We all want inspiration — especially when it involves typefaces. The new www.MyFonts.com provides plenty of inspiration, from examples of clever uses for fonts, to a newsletter about font designers cleverly named “Creative Characters”.
It also provides an easy way to find fonts by their use (legible, elegant, funny, magazine, retro, etc.), but my favorite improvement is on the type sample pages. If you click on any font, anywhere on the website, you’ll be taken to a page where you can see examples of that font in use, and set your own text in that typeface.
But instead of providing only a few choices for sample text, you can choose among:
- News headlines
- Bible verses
- Shakespeare lines
- Street addresses
- RSS news feeds
- Pangrams in many languages
- Your own text
- Font names
- Letters & numbers
While you’re exploring, be sure to roll your mouse over anything you find interesting — the website is packed with pop-up windows that illustrate items on the page.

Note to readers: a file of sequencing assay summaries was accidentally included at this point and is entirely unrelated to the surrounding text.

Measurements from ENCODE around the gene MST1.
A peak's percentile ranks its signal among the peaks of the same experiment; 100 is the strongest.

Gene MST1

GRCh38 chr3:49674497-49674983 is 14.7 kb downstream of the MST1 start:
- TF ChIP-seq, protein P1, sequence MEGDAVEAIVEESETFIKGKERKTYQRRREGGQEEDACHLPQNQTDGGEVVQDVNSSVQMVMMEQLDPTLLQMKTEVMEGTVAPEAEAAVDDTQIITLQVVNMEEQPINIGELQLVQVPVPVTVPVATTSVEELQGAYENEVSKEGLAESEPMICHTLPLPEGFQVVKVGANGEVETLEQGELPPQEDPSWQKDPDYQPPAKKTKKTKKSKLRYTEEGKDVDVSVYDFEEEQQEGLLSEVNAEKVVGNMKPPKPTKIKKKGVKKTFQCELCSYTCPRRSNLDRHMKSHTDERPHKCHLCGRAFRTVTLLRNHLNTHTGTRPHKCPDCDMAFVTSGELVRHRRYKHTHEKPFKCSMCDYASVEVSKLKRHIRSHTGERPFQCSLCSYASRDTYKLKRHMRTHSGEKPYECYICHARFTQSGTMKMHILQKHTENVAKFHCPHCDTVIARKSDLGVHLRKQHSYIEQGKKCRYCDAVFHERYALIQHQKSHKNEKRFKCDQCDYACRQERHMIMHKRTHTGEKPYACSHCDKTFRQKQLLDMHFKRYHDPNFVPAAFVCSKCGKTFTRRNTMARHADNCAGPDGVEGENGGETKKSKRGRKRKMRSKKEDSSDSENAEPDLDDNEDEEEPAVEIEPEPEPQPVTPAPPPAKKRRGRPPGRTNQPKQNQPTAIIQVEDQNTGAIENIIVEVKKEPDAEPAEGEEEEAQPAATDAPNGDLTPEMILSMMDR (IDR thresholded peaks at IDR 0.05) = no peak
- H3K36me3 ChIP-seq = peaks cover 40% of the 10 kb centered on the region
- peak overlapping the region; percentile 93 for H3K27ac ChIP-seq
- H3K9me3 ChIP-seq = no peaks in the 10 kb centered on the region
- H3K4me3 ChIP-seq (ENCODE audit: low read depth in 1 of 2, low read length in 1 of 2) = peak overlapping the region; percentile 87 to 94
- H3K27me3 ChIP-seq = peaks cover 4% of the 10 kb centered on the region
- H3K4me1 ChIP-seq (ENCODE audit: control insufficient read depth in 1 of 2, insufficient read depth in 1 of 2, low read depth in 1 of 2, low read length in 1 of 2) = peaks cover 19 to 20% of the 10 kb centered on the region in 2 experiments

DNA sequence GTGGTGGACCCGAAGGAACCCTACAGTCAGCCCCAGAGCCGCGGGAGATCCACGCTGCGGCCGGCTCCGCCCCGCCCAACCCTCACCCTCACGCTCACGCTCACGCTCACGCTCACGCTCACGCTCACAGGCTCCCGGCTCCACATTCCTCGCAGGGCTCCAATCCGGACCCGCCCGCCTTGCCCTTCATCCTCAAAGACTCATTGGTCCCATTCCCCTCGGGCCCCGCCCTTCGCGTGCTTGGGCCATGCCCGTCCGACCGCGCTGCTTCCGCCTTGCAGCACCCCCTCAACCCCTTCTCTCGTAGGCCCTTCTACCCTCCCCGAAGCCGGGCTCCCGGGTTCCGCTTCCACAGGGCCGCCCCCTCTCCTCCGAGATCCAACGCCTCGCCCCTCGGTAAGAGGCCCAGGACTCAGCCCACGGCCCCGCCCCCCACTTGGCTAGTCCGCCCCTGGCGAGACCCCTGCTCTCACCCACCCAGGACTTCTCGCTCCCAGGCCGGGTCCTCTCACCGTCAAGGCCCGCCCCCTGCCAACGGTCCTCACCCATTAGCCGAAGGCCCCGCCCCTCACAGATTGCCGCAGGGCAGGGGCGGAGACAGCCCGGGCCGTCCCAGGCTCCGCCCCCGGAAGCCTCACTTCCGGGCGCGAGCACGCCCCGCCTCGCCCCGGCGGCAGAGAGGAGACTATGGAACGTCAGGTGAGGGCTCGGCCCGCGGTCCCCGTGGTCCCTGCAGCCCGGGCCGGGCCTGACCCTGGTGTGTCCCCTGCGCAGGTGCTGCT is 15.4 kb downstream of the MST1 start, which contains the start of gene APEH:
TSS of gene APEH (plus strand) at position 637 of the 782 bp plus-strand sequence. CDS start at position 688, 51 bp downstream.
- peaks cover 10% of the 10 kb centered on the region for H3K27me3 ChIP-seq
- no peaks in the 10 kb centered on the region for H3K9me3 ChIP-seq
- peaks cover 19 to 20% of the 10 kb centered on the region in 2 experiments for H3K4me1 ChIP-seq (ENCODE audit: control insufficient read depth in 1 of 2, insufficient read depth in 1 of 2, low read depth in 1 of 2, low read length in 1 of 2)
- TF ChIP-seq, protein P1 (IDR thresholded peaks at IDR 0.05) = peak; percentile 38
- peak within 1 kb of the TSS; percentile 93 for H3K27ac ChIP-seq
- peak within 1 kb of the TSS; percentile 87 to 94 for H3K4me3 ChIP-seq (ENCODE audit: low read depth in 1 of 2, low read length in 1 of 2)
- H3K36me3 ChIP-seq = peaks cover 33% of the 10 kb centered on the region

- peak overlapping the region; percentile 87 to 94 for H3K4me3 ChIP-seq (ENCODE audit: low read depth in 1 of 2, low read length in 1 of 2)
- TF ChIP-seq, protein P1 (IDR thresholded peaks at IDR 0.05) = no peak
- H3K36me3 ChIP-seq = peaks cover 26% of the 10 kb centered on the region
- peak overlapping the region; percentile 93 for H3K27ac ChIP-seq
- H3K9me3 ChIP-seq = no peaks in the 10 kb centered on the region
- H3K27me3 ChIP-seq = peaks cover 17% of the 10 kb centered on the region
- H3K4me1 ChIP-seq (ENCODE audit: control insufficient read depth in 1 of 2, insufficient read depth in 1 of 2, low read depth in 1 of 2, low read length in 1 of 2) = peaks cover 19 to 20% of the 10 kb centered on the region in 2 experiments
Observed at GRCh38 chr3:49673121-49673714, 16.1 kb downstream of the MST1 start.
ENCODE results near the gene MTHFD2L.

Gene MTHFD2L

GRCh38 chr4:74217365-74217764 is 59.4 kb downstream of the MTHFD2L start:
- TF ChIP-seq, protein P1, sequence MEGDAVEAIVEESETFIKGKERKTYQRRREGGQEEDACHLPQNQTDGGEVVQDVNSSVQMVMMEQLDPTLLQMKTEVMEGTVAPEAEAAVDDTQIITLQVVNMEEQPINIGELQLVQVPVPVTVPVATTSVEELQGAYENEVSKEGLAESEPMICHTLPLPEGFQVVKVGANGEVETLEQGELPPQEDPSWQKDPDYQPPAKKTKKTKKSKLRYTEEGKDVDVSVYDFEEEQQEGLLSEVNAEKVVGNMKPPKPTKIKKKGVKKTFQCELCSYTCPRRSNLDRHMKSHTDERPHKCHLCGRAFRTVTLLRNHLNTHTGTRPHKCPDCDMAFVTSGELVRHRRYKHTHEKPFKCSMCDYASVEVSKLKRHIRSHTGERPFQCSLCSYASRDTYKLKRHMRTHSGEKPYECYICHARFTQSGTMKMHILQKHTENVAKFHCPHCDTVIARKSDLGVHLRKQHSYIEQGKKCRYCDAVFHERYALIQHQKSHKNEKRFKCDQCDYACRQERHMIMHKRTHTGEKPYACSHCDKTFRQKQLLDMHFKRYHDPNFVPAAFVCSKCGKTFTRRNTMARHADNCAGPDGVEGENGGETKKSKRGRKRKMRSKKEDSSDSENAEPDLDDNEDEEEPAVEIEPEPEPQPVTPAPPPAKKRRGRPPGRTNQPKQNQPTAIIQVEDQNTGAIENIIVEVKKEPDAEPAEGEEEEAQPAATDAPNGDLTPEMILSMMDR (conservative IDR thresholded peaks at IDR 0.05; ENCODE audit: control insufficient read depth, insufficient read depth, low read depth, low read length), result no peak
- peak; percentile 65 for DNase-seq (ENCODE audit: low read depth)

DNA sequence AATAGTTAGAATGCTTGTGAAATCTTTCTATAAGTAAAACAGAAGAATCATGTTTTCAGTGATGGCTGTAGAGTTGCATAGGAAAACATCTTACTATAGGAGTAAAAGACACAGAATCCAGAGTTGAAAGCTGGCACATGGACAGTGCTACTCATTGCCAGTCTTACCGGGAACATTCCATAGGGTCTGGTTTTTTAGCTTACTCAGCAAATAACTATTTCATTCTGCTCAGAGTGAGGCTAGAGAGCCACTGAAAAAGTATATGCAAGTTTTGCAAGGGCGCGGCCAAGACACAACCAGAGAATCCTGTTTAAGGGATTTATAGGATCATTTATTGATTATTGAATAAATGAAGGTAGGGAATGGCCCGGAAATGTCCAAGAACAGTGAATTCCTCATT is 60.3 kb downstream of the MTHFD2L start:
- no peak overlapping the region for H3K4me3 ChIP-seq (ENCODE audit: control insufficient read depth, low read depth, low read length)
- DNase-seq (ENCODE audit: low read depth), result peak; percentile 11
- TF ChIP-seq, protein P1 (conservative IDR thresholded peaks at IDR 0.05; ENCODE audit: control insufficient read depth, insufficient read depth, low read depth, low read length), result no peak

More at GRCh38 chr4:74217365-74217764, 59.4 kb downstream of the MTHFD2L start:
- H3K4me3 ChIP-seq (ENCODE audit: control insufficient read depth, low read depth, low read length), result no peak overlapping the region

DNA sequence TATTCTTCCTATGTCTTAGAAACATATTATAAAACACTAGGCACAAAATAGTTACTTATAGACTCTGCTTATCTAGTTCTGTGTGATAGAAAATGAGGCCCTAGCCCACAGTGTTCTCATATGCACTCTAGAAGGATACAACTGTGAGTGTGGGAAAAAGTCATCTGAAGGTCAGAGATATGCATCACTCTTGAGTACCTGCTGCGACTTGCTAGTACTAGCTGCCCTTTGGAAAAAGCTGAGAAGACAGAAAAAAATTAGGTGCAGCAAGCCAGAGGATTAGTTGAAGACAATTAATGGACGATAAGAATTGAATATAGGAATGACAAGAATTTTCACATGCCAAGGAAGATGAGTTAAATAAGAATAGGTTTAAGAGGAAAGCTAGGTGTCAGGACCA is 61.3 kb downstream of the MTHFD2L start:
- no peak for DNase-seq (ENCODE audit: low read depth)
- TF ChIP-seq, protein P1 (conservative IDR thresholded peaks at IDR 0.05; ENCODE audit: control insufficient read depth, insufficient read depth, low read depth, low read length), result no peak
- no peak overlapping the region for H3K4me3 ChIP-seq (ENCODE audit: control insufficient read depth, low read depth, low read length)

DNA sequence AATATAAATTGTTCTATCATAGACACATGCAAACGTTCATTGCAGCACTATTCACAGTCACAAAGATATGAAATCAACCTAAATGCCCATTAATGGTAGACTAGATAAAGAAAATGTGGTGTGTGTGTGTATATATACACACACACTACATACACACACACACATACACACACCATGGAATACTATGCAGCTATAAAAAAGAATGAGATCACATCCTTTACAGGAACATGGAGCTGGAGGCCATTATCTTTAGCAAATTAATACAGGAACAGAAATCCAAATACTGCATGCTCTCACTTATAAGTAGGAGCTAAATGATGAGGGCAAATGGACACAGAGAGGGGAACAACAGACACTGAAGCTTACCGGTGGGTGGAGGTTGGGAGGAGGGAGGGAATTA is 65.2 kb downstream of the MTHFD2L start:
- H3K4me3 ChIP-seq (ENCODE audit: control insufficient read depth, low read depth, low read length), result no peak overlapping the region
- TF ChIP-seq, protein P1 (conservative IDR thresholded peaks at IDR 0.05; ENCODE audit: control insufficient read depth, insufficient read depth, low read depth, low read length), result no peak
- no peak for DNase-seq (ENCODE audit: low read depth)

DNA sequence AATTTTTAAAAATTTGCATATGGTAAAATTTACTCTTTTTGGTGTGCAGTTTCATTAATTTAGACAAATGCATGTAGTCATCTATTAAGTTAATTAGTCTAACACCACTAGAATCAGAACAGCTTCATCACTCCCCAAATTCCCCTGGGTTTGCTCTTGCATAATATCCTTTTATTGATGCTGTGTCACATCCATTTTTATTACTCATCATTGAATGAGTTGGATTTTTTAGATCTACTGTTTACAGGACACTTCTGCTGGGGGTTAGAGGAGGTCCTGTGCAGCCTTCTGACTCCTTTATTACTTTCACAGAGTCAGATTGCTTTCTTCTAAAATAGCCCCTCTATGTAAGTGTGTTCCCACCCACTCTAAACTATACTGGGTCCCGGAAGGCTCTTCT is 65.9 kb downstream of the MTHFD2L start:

And if that’s not enough, MyFonts.com is also the home of WhatTheFont, where you can upload a scanned example of a font you want to identify, and the website will identify it for you! And yes, it really does work.
Jeff Gamet is a contributing editor for Design Tools Monthly, the executive summary of graphic design news. He is also the morning editor and reviews editor for The Mac Observer and iPodObserver.com, and contributing writer for Layers Magazine and Photoshop User. He writes the InBrief column for InDesign Magazine, and is the author of “The Designer’s Guide to Mac OS X,” from Peachpit Press
When Jeff isn’t writing about the graphic design world, he’s talking about it on the Design Tools Weekly podcast with co-host Jay Nelson. He also talks about Apple and the Mac world every week on The Mac Observer’s Apple Weekly Report.
Jeff studies, tests and reviews new software and technologies for the Macintosh community as well as the design and print industries. He is a former Pre-press specialist, and has nearly 25 years experience with computer technology. Jeff trains, lectures and consults on techniques for more efficiently using Mac OS X in creative environments throughout the country.
In the rare moments when he can get away from his MacBook Pro, Jeff spends his time climbing and biking in the Colorado mountains.